“You just don’t know who to listen to or what channel to turn to these days. And that’s what’s very surprising and depressing, that what’s OK and what’s not is not clear,” Luna said. “At the end of the day you just have to use your common sense. I just feel like it shouldn’t be political. It just doesn’t help.”
Parties have become controversial in the same, deeply unhelpful fashion that face masks and vaccines have. Our chaotic political discourse has somehow generated the absurd perception that taking the virus seriously is for Democrats, and ignoring the risks in favor of exercising freedoms is for Republicans. I imagine someone, somewhere will read this column as a blanket endorsement of parties and condemn me too.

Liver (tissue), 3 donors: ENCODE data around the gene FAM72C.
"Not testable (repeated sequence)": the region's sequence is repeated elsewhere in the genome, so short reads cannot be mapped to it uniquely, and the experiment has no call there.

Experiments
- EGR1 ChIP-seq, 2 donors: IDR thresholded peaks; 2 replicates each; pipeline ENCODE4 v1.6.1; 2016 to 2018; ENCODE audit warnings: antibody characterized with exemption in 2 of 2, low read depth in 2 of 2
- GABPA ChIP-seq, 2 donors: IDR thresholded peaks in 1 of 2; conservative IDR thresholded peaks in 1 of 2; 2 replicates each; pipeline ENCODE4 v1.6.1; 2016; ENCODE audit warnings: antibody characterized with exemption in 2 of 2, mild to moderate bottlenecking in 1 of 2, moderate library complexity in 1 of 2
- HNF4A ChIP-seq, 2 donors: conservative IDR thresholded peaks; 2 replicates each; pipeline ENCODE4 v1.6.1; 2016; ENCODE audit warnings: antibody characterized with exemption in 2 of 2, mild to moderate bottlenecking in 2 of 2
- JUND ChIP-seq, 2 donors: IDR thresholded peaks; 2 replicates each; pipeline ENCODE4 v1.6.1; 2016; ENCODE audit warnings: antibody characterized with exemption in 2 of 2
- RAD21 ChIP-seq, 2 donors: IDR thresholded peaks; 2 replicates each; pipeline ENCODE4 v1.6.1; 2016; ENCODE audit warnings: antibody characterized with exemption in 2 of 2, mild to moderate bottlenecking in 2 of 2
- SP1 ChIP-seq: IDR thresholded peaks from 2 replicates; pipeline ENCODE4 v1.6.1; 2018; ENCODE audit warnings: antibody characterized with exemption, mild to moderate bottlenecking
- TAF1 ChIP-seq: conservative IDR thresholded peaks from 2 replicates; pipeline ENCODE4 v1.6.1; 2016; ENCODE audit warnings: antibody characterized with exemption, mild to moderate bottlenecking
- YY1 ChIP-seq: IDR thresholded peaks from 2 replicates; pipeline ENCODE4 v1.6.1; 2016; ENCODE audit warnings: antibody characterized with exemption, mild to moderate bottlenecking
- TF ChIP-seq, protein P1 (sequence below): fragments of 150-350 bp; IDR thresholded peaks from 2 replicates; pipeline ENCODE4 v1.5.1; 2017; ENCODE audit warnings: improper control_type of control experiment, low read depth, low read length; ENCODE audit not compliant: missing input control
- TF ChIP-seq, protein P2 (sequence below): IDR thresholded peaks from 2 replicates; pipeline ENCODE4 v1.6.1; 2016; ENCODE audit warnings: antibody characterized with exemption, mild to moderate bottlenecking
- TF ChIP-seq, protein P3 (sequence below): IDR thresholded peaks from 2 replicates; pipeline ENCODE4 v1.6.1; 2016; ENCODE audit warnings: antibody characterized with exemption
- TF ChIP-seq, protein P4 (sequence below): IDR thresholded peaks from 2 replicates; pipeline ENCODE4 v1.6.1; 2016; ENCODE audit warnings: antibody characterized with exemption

These are bizarre times in which everyone can potentially see anyone else as a threat to their safety. Every conversation seems to be a matter of life and death. But it’s dangerous and illogical to treat pandemic safety issues like statements of moral and political values when they are really matters of science.
I actually took some hope from the knowledge that parties are happening and that some party supply stores are surviving. Shrinking piñatas, drive-by weddings and trying to safely gather with our loved ones are signs that we’re attempting to embrace a new normal.